It's a brave new world

What to say?

Firefighters work on putting out a fire at a seven-story building after a small private plane crashed
into a building that houses the Internal Revenue Service in Austin, Texas on Thursday Feb. 18, 2010.

They hate us for our freedom?

Meanwhile as the War on Terra (aka the Project for the New American Century) continues—you've heard it:

            As of Sept. 1, "Operation Iraqi Freedom" becomes "Operation New Dawn."

The Ministry of Truth explained that the rebranding "presents opportunities to synchronize strategic communication initiatives, reinforce our commitment to honor the Security Agreement, and recognize our evolving relationship with the Government of Iraq."

Nothing that Xe Services LLC (formerly known as "Blackwater") couldn't handle, I am sure.

I wonder whether Richard Lowry's book was any inspiration for the new name.

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  1. Perhaps the inspiration was alternate time line American war film RED DAWN, directed and co-written by John Milius and written by Kevin Reynolds, in the 80's:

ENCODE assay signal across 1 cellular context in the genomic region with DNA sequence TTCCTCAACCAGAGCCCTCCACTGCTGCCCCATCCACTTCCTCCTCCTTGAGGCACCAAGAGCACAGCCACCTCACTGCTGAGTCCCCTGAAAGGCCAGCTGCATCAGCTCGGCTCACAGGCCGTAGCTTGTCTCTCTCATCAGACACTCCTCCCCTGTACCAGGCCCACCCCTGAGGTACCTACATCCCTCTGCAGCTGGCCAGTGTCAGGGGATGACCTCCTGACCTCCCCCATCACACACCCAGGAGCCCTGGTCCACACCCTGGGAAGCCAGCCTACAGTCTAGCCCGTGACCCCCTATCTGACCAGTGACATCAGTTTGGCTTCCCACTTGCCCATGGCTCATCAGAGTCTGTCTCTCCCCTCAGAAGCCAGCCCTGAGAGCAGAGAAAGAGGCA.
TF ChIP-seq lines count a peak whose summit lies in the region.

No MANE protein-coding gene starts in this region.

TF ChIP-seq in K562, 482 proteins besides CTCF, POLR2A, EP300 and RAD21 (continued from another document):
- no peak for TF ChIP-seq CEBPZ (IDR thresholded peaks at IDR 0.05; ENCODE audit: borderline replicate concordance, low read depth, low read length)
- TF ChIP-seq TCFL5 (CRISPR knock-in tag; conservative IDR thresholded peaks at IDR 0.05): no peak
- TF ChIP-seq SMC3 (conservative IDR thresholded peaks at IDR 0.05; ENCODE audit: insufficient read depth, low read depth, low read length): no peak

"The story follows a group of American high school students who resist their foreign occupiers through guerrilla warfare and call themselves the Wolverines, after their high school mascot."

    The operation to capture former Iraqi dictator Saddam Hussein was named Operation Red Dawn and its targets were dubbed Wolverine-1 and Wolverine-2.

    - Red Dawn was the first movie in film history to be released in the US with a Motion Picture Association of America PG-13 rating.

    - At the time it was released, Red Dawn was considered the most violent film by the Guinness Book of Records and The National Coalition on Television Violence, with a rate of 134 acts of violence per hour, or 2.23 per minute.

    - National Review Online has named the film #15 in its list of 'The Best Conservative Movies'.

  2. And now this:

    "Red Dawn" will be redone.

    Screenwriter Carl Ellsworth has been hired to recraft the ultimate homeland invasion story about a new generation of besieged high schoolers.

    "The tone is going to be very intense, very much keeping in mind the post-9/11 world that we're in," says Ellsworth, who was 11 when the original was released. "As 'Red Dawn' scared the heck out of people in 1984, we feel that the world is kind of already filled with a lot of paranoia and unease, so why not scare the hell out of people again?"